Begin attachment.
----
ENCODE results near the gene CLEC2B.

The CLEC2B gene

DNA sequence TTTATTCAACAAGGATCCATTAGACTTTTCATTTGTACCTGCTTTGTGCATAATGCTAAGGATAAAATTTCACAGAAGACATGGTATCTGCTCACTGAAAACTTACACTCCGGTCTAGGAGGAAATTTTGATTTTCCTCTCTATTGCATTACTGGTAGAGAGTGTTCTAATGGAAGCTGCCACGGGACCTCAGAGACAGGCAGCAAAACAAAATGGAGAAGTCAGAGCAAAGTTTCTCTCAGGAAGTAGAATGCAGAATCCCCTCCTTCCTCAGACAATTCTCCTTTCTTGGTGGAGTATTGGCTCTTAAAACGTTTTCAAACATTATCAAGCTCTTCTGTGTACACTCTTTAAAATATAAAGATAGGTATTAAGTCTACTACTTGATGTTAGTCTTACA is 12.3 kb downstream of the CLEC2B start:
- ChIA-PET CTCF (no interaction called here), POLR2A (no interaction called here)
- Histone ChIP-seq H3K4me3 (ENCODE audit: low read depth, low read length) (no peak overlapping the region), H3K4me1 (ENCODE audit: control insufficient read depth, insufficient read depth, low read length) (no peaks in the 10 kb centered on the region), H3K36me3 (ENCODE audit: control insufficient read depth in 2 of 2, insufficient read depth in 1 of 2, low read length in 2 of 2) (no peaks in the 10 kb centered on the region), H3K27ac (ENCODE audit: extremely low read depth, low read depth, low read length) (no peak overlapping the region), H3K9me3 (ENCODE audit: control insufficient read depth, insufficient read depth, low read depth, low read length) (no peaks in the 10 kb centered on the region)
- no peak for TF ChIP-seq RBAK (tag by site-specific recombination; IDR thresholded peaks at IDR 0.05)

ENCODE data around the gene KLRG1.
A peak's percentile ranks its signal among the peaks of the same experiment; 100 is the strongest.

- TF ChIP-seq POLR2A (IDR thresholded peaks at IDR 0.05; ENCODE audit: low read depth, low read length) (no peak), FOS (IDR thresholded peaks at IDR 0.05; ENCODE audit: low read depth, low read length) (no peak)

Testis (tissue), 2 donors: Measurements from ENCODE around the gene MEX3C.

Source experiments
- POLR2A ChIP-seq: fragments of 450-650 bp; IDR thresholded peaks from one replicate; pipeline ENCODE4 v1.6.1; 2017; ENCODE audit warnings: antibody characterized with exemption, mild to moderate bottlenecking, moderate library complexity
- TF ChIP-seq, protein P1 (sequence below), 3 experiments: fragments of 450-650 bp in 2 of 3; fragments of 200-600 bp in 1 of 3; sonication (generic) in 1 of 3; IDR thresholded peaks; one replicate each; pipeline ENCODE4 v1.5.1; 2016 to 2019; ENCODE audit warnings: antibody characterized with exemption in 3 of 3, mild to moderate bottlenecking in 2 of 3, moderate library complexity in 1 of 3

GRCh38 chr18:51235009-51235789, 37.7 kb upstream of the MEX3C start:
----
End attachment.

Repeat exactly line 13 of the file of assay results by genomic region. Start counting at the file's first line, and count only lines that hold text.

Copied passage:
- TF ChIP-seq, protein P1 (sequence below), 3 experiments: fragments of 450-650 bp in 2 of 3; fragments of 200-600 bp in 1 of 3; sonication (generic) in 1 of 3; IDR thresholded peaks; one replicate each; pipeline ENCODE4 v1.5.1; 2016 to 2019; ENCODE audit warnings: antibody characterized with exemption in 3 of 3, mild to moderate bottlenecking in 2 of 3, moderate library complexity in 1 of 3